On the 15th of August, 1917, Mr. Eaton was married to Miss Gladys Hambleton of Chicago, daughter of Earl Lander and Eleanor (Fargo) Hambleton, the former now deceased, while the latter is yet a resident of Chicago. Mr. and Mrs. Eaton have one son, Berrien Clark, Jr., born February 12, 1919, in Chicago. Their new home is on Bishop Road, in the village of Grosse Pointe Park, and their summer home is at Kingsville, Ontario.

In his political views Mr. Eaton is a republican and his religious faith is that of the Episcopal church. He belongs to the Detroit Club, Detroit Automobile Club, Detroit Symphony Society, University Club, the Williams Club of New York city, the Chemists' Club of New York eity, and the Society of Colonial Wars in the State of Michigan, in which latter organization he is now serving his second term as a gentleman of the council. He is also a member of the Sons of the American Revolution, the Detroit Board of Commerce, the Williams Alumni Association of Michigan, the Lawrenceville Alumni Association of Michigan and the Kappa Alpha Society. He was a charter member and secretary of the Detroit Polo Club, which introduced polo to this city in the fall of 1916 and which passed out of existence in 1917 with the adoption of polo by the Country Club. Mr. Eaton is one of the foremost figures in this line of sport in Detroit and gives this as his chief source of recreation.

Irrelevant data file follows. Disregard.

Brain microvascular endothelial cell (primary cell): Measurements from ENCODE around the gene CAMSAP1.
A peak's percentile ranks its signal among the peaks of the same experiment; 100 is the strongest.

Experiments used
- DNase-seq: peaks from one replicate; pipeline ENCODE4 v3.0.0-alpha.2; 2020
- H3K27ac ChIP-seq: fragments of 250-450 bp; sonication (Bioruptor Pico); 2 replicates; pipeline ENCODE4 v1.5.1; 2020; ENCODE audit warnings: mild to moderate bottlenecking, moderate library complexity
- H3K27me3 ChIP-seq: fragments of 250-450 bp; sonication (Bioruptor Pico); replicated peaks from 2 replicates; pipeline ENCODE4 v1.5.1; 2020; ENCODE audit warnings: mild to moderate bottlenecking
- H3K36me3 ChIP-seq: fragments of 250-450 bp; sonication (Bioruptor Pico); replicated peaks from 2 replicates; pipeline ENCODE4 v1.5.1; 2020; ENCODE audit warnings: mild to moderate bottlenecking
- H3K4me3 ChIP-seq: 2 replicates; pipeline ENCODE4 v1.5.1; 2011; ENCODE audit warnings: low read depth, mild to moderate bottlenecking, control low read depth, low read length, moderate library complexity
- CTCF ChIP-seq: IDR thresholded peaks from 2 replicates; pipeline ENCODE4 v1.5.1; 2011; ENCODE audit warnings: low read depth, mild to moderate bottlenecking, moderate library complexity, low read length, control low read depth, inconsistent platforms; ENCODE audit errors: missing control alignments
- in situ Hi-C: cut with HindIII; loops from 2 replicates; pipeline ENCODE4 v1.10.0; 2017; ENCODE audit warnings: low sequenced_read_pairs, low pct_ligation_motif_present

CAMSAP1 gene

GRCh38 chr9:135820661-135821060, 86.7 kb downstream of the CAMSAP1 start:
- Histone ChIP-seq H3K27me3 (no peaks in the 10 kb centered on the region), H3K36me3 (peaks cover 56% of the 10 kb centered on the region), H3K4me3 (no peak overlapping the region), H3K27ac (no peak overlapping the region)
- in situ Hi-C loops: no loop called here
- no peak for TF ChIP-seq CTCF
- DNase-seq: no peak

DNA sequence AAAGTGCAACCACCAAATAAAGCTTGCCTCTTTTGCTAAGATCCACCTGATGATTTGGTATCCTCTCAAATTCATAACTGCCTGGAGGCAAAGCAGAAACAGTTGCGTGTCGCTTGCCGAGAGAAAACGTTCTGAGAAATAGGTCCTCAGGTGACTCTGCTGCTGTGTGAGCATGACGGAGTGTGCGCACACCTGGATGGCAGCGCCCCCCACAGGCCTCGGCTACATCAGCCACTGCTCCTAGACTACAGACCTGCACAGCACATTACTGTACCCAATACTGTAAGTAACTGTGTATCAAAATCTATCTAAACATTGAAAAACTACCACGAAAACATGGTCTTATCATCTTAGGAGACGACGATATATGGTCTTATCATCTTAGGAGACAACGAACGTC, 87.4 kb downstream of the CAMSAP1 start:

When the United States entered the World war Mr. Eaton entered the first officers' training camp at Fort Sheridan on the 11th of May, 1917, and there remained until the 15th of August, winning a commission as second lieutenant of the Field Artillery Reserve Corps. He was at once assigned to the Three Hundred and Thirtieth Field Artillery of the Eightyfifth Division, at Camp Custer, and was with Battery A of that regiment until April 16, 1918, when he transferred to the Headquarters Cavalry Troop of the Eighty-fifth Division, with which he sailed for France on the 22d of July, 1918. On the 19th of September he was commissioned first lieutenant and continued to serve with the same organization until February 10, 1919. This division took part in the operations of the Second army against the Germans between the Meuse and Moselle rivers, November 9-11, having been a part of the Meuse-Argonne campaign which terminated with the armistice. Mr. Eaton returned to the United States on February 24, 1919, and received his honorable discharge at Camp Dix, New Jersey, two days later.

The City of Detroit, Michigan, 1701-1922, Vol. 3, edited by Clarence Monroe Burton, William Stocking, Gordon K. Miller, The S.J. Clarke Publishing Co, Detroit-Chicago, 1922, pp 196-197




Inscription: